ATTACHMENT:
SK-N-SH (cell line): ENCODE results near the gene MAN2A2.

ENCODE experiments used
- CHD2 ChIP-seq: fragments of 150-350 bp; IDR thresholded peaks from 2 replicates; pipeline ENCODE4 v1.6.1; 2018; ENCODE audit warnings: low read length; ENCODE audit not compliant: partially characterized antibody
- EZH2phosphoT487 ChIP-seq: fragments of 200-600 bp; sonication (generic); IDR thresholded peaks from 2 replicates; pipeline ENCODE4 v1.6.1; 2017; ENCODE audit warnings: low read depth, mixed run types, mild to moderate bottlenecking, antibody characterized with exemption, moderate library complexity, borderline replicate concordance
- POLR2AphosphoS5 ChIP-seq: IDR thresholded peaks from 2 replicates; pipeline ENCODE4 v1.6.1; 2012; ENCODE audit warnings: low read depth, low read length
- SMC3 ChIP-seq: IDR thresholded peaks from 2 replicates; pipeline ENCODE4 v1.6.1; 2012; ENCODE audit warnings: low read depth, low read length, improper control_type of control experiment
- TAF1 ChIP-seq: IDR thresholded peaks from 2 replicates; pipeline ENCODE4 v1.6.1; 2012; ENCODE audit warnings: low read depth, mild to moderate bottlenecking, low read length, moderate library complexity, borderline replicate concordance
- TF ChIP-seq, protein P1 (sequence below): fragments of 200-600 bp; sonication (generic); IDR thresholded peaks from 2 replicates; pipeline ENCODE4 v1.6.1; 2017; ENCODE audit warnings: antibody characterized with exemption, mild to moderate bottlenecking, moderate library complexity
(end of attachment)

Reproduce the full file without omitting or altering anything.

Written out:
SK-N-SH (cell line): ENCODE results near the gene MAN2A2.

ENCODE experiments used
- CHD2 ChIP-seq: fragments of 150-350 bp; IDR thresholded peaks from 2 replicates; pipeline ENCODE4 v1.6.1; 2018; ENCODE audit warnings: low read length; ENCODE audit not compliant: partially characterized antibody
- EZH2phosphoT487 ChIP-seq: fragments of 200-600 bp; sonication (generic); IDR thresholded peaks from 2 replicates; pipeline ENCODE4 v1.6.1; 2017; ENCODE audit warnings: low read depth, mixed run types, mild to moderate bottlenecking, antibody characterized with exemption, moderate library complexity, borderline replicate concordance
- POLR2AphosphoS5 ChIP-seq: IDR thresholded peaks from 2 replicates; pipeline ENCODE4 v1.6.1; 2012; ENCODE audit warnings: low read depth, low read length
- SMC3 ChIP-seq: IDR thresholded peaks from 2 replicates; pipeline ENCODE4 v1.6.1; 2012; ENCODE audit warnings: low read depth, low read length, improper control_type of control experiment
- TAF1 ChIP-seq: IDR thresholded peaks from 2 replicates; pipeline ENCODE4 v1.6.1; 2012; ENCODE audit warnings: low read depth, mild to moderate bottlenecking, low read length, moderate library complexity, borderline replicate concordance
- TF ChIP-seq, protein P1 (sequence below): fragments of 200-600 bp; sonication (generic); IDR thresholded peaks from 2 replicates; pipeline ENCODE4 v1.6.1; 2017; ENCODE audit warnings: antibody characterized with exemption, mild to moderate bottlenecking, moderate library complexity